The Economics of GMO

My good friend Sally C. (from Iowa no less) wrote in to comment that GMO seed is quite a bit more expensive than conventional seed. That’s very true. About $170 for a bag of Triple Stack seed and $175 per bag of Roundup-ready corn compared to $80 per bag of plain ol’ old fashioned seed corn. When you consider that farmers use about 50 bags of seed for every hundred acres they plant, we’re talking some pretty serious money.

For most farmers however, the additional seed cost is more than paid for by the additional yields and the savings they realize in gas, herbicides, pesticides, and wear and tear on equipment. Corn is at $3.50 a bushel now, so if you’re pulling out 180 or more bushels an acre, the margin is definitely there. Though as I said, there’s no one way to farm, and for some the extra cost isn’t worth it. Plus farmers love to hate Monsanto, so there’s that to factor in as well.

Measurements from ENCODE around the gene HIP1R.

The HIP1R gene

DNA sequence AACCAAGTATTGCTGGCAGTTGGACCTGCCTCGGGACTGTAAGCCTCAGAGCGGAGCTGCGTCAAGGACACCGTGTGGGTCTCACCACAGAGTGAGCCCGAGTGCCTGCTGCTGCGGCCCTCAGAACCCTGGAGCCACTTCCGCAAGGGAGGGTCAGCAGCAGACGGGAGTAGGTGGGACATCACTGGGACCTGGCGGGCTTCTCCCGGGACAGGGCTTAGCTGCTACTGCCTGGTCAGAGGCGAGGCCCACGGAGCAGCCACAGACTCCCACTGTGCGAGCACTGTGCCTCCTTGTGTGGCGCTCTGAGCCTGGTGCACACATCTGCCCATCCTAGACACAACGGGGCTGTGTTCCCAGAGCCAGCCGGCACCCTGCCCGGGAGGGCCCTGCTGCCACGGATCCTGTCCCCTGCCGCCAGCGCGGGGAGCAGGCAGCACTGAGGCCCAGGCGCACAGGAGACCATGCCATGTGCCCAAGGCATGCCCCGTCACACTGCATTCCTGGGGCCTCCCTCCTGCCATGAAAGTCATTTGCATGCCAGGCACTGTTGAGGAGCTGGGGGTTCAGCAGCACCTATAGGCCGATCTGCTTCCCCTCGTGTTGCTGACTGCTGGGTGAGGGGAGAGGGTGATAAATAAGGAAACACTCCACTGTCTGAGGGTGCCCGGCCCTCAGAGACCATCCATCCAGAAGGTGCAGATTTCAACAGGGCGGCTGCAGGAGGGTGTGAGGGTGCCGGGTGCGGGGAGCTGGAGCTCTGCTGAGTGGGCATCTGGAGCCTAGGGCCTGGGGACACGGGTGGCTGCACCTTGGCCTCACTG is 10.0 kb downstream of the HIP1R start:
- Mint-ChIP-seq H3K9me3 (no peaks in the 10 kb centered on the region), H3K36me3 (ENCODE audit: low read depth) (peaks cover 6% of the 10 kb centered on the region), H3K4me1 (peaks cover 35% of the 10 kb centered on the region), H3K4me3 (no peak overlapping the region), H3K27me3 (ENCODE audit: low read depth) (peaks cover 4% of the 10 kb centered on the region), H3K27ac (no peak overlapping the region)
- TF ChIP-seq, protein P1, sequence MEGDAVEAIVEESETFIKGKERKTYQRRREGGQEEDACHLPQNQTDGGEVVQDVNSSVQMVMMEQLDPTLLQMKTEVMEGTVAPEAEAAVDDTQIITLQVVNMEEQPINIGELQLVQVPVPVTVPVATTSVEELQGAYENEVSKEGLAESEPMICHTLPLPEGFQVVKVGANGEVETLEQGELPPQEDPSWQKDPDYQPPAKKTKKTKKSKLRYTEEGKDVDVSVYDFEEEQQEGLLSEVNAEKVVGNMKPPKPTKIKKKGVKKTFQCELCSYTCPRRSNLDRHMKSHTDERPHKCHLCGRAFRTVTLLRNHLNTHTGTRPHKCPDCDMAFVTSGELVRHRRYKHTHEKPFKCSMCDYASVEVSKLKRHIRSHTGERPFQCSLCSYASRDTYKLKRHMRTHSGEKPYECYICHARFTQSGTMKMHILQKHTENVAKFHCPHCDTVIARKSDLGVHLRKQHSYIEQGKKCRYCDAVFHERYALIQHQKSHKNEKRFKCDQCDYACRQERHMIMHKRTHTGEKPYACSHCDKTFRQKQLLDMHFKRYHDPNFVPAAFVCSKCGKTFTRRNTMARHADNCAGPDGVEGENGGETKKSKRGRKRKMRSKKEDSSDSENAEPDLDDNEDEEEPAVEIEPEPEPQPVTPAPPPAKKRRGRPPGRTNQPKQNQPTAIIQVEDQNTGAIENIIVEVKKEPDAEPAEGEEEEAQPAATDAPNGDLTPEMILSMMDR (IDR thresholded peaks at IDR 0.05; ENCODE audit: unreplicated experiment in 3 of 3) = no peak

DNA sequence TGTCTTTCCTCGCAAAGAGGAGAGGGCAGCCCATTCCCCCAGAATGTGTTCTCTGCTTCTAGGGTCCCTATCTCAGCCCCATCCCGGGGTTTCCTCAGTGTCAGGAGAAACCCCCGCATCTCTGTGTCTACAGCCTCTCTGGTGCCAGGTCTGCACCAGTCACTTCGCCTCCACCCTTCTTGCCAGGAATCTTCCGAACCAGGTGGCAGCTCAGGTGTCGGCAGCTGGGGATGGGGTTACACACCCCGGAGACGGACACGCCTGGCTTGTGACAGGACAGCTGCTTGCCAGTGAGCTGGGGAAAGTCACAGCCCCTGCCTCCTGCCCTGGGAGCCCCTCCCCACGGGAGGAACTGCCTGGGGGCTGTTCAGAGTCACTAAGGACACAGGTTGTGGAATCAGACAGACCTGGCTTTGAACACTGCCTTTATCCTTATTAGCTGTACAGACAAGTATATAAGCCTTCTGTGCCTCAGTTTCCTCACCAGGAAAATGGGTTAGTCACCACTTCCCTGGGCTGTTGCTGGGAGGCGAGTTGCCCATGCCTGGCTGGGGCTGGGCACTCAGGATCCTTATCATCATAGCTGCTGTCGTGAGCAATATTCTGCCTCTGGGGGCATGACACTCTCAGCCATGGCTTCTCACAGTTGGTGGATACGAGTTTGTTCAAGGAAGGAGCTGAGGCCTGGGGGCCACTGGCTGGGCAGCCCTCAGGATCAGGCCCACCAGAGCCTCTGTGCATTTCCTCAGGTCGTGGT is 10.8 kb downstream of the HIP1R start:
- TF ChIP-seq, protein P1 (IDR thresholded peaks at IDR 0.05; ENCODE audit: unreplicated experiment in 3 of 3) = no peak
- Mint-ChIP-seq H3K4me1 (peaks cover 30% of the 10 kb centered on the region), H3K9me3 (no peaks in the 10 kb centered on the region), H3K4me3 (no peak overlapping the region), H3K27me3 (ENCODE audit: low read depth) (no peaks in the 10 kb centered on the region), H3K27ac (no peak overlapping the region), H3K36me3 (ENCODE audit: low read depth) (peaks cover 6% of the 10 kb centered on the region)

It may come as news to some who see farmers as bit players in the grand Monsanto-Cargill-Industrial-Agricultural axis of evil that farmers hate Monsanto as much as most food bloggers claim to. Being strong-willed independent types, they instinctively mistrust a big company that has a de-facto monopoly on the latest farm technology. And next year there’ll be even more reason for farmers to hate them since they’re planning a big price increase. But as I said, corn is at an all-time high. Monsanto wants its piece of the action. Is that slimy and exploitative? It may well be, and farmers understandably want to keep the lion’s share of the new ethanol windfall they’re receiving, especially after so many years of low prices and hardscrabble living.

Monsanto will certainly claim that the technology is still worth it. For most it probably will be, but that won’t make the price bump any easier for them to swallow.

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